So I am never going to be a ‘fashionista’ that much is clear to me. I don’t have the style, the money, the time or the elegance to carry that off. I used to use my kids as an excuse, you know, there is no point wearing anything nice because you just get sticky fingerprints all over it. Well it has to be at least 6 years since the youngest has been feeding himself. Time to own up to the fact I am just messy. I don’t deserve nice things.
I wore black jeans out yesterday, had a nice pub lunch with my Dad and left with squashed garlic mash all down my left leg (and I don’t even know how that happened). Don’t even let me go near anything white, I am a disaster waiting to happen.
Whilst I am never going to be a Dior lady, Mary Quant is 100% a woman I can get behind. It is rare for me to get an invite to a V&A preview but for Mary Quant I just had to ask. The V&A’s first international retrospective of Dame Mary Quant opens on 6th April. It focuses on the period from 1955-75 when Quant revolutionised post-war London bringing new clothes for a new tomorrow.
With over 120 garments and accessories the exhibition follows Quant’s career and success from her shop, ‘Bazaar’, to inroads overseas with a collaboration with American chainstore JC Penney.
Quant is the face of her designs, of her brand, from fantastic film clips to full page journal advertising, she isn’t just selling clothes. She is selling a cool vibe, selling sex, independence, and fun. At times playful cheek, at other times effortless chic.
What really sets this exhibition apart for me is the personal stories attached to many of the outfits. The V&A put a call out for vintage Mary Quant outfits in 2018 hidden in the back of wardrobes. They had over 1,000 responses and took 35 donations from 30 owners to build the heart of the exhibition.
We hear from Pauline O’Shea who brought her Quant dress from Debenham & Freebody in 1964 as a special treat for her 21st birthday. An expensive purchase at 19 guineas (about £418 today), she loved wearing it to parties and it was later worn by her daughter.
There is ‘Georgie’, a beautiful striped wrap dress from 1962. Bought by Sarah Robinson from a shop called ‘Elizabeth’ local to her in Truro, Cornwall, that specialised in the ‘latest from London’ at 12 and a half guineas (about £264 today).
My absolute favourite is a quote from Barber Kimber, an executive assistant living in Bristol in 1967 who bought her dress from ‘Bazaar’ in Knightsbridge to make a good impression when meeting her husband’s sister-in-law for the first time. It became her ‘go to’ dress, never before having ‘had a dress that made her feel so good’.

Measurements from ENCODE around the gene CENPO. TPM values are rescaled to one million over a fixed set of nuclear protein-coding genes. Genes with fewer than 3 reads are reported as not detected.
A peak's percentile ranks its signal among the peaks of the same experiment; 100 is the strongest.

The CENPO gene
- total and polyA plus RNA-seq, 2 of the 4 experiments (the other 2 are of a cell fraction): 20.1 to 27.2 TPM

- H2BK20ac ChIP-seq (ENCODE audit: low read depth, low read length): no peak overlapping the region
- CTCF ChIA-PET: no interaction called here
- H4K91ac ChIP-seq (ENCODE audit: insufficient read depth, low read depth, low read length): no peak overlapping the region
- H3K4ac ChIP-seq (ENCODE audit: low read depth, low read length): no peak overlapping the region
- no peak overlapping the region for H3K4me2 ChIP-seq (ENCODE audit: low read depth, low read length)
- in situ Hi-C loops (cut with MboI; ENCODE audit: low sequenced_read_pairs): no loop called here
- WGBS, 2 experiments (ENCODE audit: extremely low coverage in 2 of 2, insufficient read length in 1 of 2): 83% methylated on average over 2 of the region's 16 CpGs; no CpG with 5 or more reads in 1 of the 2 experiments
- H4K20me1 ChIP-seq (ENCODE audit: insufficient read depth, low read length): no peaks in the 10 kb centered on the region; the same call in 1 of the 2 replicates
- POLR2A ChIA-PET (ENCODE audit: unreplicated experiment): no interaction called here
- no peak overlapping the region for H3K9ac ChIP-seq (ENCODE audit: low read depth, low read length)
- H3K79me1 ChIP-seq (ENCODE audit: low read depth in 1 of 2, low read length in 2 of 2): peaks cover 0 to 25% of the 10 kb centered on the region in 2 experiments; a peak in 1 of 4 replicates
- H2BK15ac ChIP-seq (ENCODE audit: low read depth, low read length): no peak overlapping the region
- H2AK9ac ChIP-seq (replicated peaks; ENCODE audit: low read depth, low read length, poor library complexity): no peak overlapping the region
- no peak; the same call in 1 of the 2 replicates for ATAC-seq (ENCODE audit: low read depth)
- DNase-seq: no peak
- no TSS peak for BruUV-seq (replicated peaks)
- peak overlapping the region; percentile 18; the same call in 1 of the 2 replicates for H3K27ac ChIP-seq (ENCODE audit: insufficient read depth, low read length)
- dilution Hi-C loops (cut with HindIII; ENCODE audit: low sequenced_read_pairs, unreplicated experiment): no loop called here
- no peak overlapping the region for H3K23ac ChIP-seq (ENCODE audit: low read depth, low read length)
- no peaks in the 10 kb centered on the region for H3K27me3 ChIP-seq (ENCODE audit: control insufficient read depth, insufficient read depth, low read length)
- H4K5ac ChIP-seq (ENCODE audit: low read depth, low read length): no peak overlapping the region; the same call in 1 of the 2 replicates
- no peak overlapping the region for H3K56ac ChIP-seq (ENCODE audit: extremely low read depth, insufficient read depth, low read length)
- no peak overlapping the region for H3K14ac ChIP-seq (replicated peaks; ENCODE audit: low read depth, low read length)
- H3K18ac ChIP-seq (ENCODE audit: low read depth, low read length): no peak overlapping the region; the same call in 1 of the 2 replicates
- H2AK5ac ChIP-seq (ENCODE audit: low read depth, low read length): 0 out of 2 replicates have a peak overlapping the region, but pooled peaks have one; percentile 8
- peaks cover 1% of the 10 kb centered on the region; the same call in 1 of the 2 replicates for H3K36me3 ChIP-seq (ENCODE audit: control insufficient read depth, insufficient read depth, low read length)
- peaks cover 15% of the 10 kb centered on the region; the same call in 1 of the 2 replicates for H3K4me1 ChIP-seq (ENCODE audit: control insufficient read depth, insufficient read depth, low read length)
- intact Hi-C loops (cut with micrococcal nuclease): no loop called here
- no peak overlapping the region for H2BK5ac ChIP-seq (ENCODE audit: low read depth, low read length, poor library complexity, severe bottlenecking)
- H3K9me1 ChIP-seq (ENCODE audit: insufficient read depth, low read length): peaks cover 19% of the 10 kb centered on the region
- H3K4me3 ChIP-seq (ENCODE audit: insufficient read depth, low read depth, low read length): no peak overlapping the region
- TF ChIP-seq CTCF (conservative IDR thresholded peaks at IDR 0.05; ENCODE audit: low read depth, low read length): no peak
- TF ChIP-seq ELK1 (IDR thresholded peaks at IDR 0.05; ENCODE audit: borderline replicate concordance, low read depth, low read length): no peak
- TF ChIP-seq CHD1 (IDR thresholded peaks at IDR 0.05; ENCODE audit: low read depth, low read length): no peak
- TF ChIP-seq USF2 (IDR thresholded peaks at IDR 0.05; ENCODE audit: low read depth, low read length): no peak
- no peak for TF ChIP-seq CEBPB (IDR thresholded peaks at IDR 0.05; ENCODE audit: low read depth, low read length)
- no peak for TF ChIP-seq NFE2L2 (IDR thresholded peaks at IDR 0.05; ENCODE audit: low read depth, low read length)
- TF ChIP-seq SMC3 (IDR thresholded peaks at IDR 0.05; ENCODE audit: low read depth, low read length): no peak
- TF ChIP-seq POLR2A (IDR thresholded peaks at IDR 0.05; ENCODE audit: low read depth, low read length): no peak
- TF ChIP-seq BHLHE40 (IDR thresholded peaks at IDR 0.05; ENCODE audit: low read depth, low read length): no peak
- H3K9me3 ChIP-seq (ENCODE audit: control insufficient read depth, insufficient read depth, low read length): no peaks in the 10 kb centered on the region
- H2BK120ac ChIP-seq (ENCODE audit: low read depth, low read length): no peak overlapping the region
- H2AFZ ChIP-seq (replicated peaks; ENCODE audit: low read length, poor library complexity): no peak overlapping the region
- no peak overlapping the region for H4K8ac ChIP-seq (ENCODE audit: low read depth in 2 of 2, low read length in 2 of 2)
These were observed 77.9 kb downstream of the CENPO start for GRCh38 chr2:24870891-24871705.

I love this, it is so utterly relatable, don’t we all have a ‘go to’ outfit to impress, or to feel good in. Whilst the curation of the exhibition is excellent and can highlight Quant’s role as a rule breaker with her miniskirts and use of men’s fashion. it is these insights into real women’s lives, what wearing a Quant dress meant to them, that really shows Quant’s power.
Why I love Quant is that while some dresses seemed to be out of reach to cash strapped youngsters there was always the option of making your own Quant dress. For fans of the ‘Great British Sewing Bee’ which has just seen a climatic finale on BBC Two, who can not fail to be impressed at Sheila Hopes hand-made ‘Miss Muffet’ dress that she made for her 21st birthday in 1964.
“This dress is my prized possession”.
I love it. Whilst you may not think fashion is your thing I can’t help think there is so much to enjoy here.
The clothes ooze a London Swinging 60s vibe, the exhibition highlights the power of brand building and truly celebrates a British success story. The only thing I miss is a swinging soundtrack to lose myself in.
I am jealous of so many beautiful dresses, completely of their period and yet utterly timeless. I would love to walk out the door wearing a number of them and maybe I would become a fashionista at last.
Whilst dressing in Dior may be the woman you aspire to be, just out of reach, Mary Quant is the woman you can be. More than fabric, stitches, bold prints and bright colours, Quant sells a better life, more fun, more in control and more self aware. It is a message that is as fresh today as it was in the 1960s.
So ditch Dior and head to Quant, at half the price I guarantee you twice the fun.
Mary Quant opens at the V&A Museum on Saturday 6 April 2019 and runs to 16th February 2020.
For ticket prices and opening times please see the website – https://www.vam.ac.uk/exhibitions/mary-quant